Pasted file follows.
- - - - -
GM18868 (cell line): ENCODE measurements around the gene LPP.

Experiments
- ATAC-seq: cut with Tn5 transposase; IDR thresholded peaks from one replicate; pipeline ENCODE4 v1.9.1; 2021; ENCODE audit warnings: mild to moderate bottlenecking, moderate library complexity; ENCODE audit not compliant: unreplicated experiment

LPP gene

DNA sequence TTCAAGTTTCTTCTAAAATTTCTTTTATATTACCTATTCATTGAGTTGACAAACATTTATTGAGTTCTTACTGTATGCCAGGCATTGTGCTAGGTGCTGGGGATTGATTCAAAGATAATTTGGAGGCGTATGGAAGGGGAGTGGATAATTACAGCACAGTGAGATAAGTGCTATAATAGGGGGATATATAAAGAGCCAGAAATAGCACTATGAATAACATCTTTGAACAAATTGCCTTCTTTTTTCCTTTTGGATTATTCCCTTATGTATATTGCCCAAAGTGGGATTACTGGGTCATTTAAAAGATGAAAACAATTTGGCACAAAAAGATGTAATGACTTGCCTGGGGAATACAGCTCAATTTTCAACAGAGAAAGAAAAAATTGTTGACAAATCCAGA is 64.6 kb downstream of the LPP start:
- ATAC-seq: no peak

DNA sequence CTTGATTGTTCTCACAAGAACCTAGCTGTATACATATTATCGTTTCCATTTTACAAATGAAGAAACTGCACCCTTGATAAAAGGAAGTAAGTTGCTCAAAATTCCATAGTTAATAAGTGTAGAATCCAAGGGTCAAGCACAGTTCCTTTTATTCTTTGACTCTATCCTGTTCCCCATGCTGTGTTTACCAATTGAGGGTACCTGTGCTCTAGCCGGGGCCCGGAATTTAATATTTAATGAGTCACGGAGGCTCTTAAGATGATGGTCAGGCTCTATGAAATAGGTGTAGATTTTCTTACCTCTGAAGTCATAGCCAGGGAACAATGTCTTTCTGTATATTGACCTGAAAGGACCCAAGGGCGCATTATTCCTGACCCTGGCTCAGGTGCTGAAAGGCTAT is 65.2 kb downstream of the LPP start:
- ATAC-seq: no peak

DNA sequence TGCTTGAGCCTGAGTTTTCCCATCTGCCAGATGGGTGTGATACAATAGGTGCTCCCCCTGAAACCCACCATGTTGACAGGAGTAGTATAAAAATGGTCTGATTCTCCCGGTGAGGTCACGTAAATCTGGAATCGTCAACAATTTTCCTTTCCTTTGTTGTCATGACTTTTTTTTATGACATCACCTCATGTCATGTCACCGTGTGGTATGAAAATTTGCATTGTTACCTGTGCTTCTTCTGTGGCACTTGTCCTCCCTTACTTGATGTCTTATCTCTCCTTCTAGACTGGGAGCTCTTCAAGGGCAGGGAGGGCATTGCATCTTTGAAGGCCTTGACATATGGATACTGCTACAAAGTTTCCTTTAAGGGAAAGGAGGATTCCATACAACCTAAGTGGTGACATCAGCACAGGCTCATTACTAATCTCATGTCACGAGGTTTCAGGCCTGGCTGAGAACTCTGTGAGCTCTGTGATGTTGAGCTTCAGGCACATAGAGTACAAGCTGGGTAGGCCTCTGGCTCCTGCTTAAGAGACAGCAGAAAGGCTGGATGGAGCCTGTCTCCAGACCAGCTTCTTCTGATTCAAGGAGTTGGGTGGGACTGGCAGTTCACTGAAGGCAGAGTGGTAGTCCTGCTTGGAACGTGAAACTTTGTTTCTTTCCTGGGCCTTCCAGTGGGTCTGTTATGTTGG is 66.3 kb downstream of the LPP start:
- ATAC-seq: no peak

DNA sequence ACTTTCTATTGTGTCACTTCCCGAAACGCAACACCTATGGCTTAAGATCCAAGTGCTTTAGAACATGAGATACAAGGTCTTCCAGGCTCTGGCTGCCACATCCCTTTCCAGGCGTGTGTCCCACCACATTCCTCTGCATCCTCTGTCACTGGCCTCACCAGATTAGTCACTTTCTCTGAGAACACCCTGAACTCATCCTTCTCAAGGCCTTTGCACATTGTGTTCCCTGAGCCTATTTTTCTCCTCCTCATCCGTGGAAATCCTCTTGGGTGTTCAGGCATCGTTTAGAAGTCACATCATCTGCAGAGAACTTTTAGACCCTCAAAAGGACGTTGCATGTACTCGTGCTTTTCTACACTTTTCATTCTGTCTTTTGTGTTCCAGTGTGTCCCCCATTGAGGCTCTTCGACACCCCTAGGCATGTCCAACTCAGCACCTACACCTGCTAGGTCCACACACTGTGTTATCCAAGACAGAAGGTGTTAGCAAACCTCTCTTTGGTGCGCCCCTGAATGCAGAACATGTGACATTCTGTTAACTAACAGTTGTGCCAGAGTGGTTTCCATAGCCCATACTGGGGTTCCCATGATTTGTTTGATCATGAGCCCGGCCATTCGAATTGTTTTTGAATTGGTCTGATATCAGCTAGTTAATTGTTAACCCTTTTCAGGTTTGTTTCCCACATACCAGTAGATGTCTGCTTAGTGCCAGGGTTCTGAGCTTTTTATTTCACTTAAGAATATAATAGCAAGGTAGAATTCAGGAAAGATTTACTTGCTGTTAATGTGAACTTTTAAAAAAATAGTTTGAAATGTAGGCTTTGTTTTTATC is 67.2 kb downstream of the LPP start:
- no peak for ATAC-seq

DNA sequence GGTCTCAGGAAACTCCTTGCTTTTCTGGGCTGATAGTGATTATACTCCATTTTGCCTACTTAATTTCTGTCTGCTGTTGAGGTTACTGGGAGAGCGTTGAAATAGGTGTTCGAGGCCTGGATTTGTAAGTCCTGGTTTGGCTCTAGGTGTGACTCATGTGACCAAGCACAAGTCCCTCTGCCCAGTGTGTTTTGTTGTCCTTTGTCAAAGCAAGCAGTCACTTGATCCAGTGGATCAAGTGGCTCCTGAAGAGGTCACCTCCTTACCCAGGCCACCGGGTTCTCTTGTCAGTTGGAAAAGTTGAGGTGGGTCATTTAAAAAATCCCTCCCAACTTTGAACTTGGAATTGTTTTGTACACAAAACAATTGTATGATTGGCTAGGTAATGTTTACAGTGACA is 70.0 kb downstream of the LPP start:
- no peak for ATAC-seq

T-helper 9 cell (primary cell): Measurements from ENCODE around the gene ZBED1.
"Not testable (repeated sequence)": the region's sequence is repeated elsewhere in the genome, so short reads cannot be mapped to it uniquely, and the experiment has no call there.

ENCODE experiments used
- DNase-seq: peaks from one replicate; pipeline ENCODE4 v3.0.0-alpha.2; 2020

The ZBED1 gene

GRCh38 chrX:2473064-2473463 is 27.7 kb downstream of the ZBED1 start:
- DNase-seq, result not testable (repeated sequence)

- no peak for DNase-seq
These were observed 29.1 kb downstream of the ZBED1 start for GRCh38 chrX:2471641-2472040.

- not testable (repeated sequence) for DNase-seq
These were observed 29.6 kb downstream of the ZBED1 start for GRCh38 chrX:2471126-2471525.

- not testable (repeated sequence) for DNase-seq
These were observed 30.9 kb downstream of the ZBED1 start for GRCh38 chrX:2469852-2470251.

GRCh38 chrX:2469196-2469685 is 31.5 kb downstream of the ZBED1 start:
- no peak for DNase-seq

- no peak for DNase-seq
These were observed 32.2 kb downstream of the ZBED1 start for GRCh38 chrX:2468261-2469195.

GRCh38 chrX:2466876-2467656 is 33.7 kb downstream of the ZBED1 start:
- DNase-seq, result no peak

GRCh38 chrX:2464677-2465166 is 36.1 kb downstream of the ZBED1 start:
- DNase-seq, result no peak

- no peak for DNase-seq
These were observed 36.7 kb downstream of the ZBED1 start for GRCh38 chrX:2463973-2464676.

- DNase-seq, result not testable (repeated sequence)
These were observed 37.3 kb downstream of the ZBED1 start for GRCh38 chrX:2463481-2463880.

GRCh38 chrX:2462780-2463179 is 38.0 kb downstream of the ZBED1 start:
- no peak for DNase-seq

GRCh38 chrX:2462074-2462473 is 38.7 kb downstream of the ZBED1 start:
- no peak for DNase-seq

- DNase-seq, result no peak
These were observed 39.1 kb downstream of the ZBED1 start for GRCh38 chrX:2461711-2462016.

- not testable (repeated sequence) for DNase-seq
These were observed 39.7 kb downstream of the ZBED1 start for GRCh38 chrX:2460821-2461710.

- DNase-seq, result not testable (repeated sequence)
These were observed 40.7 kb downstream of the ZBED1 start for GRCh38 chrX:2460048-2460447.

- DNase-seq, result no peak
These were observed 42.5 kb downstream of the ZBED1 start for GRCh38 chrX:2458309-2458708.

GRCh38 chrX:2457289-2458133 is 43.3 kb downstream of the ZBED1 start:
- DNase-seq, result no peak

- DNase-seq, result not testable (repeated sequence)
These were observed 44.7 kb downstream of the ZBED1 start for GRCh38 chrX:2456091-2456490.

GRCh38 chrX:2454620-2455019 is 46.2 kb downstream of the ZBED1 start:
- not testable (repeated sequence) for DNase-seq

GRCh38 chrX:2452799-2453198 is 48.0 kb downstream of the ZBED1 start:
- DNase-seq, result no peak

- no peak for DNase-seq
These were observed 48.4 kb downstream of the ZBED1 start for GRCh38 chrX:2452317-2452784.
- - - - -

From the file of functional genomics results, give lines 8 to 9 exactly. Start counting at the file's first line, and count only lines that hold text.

- ATAC-seq: no peak

DNA sequence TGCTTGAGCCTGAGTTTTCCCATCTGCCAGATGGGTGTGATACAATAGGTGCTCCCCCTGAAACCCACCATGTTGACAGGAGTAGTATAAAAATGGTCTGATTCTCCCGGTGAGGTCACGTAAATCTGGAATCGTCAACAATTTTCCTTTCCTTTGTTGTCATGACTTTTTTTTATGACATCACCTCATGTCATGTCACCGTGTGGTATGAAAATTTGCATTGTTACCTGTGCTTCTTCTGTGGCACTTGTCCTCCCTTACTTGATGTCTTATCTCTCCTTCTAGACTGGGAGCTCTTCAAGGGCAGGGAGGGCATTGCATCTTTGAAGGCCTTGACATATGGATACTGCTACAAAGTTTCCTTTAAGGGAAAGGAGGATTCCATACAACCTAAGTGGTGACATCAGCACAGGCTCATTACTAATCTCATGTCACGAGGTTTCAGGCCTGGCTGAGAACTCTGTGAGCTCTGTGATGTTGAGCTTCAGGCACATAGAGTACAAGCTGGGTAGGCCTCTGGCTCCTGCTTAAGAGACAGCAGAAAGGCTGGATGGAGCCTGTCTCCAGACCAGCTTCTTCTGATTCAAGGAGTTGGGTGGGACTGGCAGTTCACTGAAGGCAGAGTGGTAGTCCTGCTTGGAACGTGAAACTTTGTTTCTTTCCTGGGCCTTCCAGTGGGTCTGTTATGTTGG is 66.3 kb downstream of the LPP start: